"To all these champions of the oppressed Paine set an example of courage, humanity, and single-mindedness. When public issues were involved, he forgot personal prudence. The world decided, as it usually does in such cases, to punish him for his lack of self-seeking; to this day his fame is less than it would have been if his character had been less generous. Some worldly wisdom is required even to secure praise for the lack of it." - Bertrand Russell, The Fate of Thomas Paine.

18 of 22 people found this review helpful

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  • steve
  • kearny, NJ, United States
  • 04-24-10

A True American Hero

Paine was a genius in his own time and his story his truly a remarkable one. His ideas and philosophies were spot on and overall, he's easily my favorite "founding father". With that said, though, this audio book is dull and I had a tough time trying to keep focus to listen to it.

5 of 6 people found this review helpful

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Entertaining and Informative

Would you consider the audio edition of Thomas Paine's Rights of Man to be better than the print version?

If you want the freedom of "reading" (listening) while, say, driving.

What was one of the most memorable moments of Thomas Paine's Rights of Man?

Christopher Hitchen's lucid writing style.

What about Simon Vance’s performance did you like?

He was clearly prepared and made the material audibly digestible.

Was this a book you wanted to listen to all in one sitting?

Yes, and it's rather short so this may be a distinct possibility for many.

2 of 3 people found this review helpful

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  • Hal
  • Doral, FL, USA
  • 08-09-07

No focus here

This books ends up talking about Edmund Burke more it does about the Thomas Paine. It does not quote from The Rights of Man once.

It only covers Paine's life in the US during the revolution, and during the revolution in France. It cannot be considered a biography because it does not tell of his beginnings—something I would have enjoyed knowing.

Not recommended.

24 of 43 people found this review helpful

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Unimpressive; dry

I was hoping for much more from this audiobook... what, I'm not sure, but it is one of the few books that I have turned off after listening for only 30 minutes. Dry, not the least engaging, and lackluster.

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It's always a delight to read Hitchens

Hitchens is certainly one if not the most acclaimed authors of our century!! His take on Thomas Payne was so good

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Already a fan of Thomas Paine, Tha Age of Reason being the book that led me away from Christianity, Hitchens' work provided more information on who Paine was. I learned quite a few new things about this most crucial character in American and European history. My only wish is that it had been longer as to cover more topics and expound further on subjects mentioned. The narrator's performamce was acceptable, excepting the pausses before quotations which I found monerately aggitating, but that is of little importance. All around, and excellent read.

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Mandatory Reading for all first year College stude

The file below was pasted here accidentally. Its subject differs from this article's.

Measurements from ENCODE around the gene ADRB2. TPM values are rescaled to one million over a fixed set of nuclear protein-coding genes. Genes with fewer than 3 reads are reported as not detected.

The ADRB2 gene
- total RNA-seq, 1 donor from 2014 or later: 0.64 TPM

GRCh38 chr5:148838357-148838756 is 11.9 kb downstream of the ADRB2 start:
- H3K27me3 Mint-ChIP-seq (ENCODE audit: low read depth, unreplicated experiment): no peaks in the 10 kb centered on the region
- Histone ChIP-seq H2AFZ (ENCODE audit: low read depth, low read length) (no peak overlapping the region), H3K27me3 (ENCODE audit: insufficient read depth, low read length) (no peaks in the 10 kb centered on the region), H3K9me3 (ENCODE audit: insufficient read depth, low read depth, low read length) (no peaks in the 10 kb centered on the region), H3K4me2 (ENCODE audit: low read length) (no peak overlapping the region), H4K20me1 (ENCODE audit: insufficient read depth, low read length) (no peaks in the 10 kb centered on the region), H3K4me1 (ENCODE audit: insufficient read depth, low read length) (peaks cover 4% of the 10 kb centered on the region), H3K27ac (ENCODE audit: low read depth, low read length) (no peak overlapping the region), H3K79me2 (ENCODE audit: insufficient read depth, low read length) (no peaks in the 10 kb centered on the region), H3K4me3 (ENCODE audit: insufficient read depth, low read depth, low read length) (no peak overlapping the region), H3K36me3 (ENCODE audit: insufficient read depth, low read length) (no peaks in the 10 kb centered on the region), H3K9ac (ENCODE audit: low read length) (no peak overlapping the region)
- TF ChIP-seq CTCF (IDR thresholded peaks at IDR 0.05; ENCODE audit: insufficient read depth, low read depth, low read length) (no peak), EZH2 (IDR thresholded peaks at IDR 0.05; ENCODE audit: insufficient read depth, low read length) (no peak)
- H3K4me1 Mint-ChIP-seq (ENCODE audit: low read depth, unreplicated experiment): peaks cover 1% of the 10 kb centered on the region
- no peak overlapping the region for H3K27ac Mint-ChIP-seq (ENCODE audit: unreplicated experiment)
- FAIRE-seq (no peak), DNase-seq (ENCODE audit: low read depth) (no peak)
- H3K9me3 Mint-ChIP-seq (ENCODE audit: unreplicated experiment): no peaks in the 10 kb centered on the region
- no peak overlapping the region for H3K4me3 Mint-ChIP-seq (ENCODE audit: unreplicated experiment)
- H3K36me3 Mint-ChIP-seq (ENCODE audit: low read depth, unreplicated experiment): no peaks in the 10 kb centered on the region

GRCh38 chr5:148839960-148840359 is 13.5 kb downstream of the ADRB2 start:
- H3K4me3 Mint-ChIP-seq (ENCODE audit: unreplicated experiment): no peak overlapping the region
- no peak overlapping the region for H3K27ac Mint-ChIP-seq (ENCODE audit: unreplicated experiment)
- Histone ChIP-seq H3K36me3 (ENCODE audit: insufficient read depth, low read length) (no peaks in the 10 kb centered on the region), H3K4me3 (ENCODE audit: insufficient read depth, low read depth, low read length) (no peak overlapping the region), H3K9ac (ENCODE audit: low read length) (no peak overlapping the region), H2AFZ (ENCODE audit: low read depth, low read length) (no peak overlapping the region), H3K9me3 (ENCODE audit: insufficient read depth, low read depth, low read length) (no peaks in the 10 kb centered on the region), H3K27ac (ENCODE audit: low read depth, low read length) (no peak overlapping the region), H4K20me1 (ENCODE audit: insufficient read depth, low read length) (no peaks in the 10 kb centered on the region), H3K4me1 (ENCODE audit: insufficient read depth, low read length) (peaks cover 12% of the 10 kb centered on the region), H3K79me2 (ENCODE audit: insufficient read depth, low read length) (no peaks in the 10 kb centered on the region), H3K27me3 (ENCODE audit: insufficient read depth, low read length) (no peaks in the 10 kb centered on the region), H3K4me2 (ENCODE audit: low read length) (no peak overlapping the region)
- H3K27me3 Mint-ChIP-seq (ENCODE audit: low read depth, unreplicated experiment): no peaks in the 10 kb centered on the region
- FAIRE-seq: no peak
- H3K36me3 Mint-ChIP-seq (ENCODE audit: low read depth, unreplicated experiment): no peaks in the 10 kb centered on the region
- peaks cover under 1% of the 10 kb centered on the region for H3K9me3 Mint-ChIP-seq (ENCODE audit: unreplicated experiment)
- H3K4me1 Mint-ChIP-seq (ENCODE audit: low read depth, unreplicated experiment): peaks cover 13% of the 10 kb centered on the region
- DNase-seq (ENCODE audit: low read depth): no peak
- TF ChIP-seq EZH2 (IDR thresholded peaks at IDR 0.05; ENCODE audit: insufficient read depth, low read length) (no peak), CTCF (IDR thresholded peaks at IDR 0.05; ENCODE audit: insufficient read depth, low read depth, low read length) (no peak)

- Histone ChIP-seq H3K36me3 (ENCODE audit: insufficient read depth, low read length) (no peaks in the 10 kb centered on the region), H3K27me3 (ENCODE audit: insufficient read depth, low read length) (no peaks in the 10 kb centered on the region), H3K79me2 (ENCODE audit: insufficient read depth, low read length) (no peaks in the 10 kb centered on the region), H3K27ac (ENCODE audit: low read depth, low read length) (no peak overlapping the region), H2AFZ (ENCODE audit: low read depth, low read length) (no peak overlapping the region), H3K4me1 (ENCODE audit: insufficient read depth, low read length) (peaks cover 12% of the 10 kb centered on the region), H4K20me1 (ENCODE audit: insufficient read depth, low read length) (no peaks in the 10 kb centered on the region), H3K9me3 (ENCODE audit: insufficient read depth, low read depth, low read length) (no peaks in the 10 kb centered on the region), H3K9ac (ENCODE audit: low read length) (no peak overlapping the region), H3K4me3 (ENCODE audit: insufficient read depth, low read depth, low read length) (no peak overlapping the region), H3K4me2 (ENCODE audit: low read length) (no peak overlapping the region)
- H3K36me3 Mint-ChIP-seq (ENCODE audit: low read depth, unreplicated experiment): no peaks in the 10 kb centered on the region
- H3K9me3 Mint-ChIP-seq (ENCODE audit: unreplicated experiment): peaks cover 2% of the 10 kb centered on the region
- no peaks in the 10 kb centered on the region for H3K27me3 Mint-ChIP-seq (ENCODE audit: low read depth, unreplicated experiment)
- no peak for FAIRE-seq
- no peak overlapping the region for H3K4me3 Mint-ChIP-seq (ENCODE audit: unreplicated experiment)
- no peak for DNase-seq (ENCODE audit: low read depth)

If you could sum up Thomas Paine's Rights of Man in three words, what would they be?

Should be read

What did you like best about this story?

The premise is the story of liberty and the development of democracy in these United States.

Have you listened to any of Simon Vance’s other performances before? How does this one compare?

SImon Vance was good enough.

Was this a book you wanted to listen to all in one sitting?

No entirely possible. Nor should it be.

1 of 3 people found this review helpful

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  • James
  • 12-25-12

A fascinating and erudite biography

Christopher's writing is as sublime as ever. Witty and insightful. Only Hitchens could make a potentially dry biography such a "page-turner".

1 of 1 people found this review helpful

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  • Stephen
  • 04-29-12

Thomas was a Paine

Wow, this man was central to modern politics and I barely knew him. Christopher presents Thomas in a fair light. Showing his strengths and genius and the demanding road he travelled as very human. He was a great debater and policitcal writer. The best brains in the world could not defeat his arguments. Comparing this man to modern politicans , he was prepared to offer his life for his politics. His influence on world politics was perhaps the greatest in history. We owe him great respect. This is a highlights book, which distills Paines history in a Johhnie Walker Black Label blend. It encourages me to read Paines work and other books on this great man.

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  • Judy Corstjens
  • 08-07-13

History rather than philosophy

I'm interested in the rights of man (and woman) but I really can't get into history. I guess it is interesting that Thomas Paine was the son of a corset maker and at various times in his life also earnt his crust in this profession. Is it? That is my problem with history. I don't like irrelevant facts. It is a little bit interesting to me that Paine was willing to use the bible for persuasive commonalities in his rhetoric and then published a critique of the bible that pretty much argued against its use as a source of evidence in arguments. Sort of mess we all get into, hahaha! I'm trying to say this book is simply not for me, but I feel that this is because of me, not the book. I'd be dead bored by a book on football too, but it might be a good book.

0 of 7 people found this review helpful